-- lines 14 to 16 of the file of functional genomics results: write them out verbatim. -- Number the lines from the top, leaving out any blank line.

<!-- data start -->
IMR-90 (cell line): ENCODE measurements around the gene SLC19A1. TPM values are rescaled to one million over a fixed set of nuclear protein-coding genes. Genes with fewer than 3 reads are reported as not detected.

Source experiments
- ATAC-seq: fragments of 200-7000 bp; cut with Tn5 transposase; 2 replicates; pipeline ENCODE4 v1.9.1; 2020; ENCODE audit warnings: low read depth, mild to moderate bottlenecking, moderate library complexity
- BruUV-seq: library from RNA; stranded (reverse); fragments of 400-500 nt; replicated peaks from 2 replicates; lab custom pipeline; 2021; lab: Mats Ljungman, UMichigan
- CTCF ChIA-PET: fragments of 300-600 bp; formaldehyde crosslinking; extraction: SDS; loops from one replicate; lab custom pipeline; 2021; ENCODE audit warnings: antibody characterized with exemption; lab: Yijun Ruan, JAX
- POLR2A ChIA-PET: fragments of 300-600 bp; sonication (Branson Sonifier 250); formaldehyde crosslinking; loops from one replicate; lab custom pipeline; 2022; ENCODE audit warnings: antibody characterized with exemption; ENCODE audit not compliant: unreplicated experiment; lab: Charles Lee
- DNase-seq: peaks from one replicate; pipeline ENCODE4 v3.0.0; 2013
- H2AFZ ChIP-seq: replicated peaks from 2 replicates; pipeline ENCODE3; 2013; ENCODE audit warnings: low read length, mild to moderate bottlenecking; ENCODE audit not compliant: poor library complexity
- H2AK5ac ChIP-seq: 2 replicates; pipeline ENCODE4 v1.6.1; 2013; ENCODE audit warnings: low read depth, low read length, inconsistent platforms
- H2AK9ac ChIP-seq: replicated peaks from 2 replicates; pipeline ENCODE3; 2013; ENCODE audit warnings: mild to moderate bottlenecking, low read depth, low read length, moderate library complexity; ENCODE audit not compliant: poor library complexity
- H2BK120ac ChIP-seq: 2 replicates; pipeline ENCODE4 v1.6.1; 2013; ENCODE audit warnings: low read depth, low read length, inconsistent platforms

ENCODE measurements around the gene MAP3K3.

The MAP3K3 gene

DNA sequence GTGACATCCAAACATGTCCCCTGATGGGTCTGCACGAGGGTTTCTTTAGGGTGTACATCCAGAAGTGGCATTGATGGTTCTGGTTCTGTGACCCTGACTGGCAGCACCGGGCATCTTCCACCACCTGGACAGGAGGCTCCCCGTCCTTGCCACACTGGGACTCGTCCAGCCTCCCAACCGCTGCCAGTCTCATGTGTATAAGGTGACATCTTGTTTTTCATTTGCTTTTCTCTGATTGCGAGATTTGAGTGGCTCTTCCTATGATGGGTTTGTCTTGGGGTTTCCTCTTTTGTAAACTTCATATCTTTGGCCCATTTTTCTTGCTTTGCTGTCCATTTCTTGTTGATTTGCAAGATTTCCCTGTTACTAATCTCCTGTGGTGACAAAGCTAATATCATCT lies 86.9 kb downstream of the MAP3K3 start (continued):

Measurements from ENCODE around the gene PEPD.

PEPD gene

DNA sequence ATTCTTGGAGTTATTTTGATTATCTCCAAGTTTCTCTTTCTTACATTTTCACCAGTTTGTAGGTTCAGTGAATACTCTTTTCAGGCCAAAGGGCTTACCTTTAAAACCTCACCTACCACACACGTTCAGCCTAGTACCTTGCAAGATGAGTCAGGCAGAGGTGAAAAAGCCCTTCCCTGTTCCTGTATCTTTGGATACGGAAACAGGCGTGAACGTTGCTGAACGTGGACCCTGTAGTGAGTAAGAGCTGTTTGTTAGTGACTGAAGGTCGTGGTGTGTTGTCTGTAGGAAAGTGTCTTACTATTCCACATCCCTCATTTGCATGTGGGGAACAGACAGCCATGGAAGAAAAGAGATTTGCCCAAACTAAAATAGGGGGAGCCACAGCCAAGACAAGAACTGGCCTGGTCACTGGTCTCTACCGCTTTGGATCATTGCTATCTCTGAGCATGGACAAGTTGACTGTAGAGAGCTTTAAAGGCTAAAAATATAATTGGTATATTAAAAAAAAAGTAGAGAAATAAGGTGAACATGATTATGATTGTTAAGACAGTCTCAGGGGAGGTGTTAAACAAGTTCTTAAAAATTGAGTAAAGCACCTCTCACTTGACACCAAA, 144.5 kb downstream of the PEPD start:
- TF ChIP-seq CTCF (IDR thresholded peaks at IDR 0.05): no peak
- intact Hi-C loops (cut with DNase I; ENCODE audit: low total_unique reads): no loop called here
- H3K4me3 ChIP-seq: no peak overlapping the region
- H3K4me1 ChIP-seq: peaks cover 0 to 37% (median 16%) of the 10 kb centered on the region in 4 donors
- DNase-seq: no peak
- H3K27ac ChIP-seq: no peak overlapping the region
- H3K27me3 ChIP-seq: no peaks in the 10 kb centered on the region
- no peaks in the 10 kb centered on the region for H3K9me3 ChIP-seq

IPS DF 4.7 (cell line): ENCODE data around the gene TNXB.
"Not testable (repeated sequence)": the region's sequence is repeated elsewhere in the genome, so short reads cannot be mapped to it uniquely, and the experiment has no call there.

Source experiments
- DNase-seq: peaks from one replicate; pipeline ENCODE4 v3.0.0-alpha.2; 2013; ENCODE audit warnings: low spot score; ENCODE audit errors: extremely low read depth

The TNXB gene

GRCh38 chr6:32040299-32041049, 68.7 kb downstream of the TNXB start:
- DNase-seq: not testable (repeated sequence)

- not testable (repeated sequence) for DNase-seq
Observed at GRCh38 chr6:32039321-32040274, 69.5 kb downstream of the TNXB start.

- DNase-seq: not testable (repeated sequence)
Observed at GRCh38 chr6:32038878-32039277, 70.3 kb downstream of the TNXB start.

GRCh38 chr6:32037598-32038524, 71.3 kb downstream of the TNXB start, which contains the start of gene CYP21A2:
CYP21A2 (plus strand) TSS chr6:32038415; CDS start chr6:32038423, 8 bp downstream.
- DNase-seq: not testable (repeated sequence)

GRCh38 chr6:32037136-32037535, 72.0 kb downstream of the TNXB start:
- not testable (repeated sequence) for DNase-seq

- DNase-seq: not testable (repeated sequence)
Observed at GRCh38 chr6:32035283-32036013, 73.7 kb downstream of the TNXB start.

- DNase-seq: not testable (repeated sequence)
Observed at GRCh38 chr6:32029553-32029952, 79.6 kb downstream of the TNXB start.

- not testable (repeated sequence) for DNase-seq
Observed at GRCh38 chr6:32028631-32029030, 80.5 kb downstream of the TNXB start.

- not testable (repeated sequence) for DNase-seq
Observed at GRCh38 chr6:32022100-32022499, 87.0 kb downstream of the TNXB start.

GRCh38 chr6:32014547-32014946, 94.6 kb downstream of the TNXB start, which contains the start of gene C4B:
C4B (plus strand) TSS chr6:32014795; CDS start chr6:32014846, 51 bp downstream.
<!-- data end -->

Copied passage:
DNA sequence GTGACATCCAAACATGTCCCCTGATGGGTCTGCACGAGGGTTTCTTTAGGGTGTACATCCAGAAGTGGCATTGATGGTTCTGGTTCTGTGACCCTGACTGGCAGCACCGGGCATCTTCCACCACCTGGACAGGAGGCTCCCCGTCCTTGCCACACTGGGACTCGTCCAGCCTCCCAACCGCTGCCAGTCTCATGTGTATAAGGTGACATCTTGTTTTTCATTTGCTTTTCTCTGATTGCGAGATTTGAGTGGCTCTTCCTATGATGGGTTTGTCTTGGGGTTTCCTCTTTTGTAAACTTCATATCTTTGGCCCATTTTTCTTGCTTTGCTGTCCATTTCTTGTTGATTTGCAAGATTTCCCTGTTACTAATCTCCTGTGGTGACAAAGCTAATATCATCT lies 86.9 kb downstream of the MAP3K3 start (continued):

Measurements from ENCODE around the gene PEPD.

PEPD gene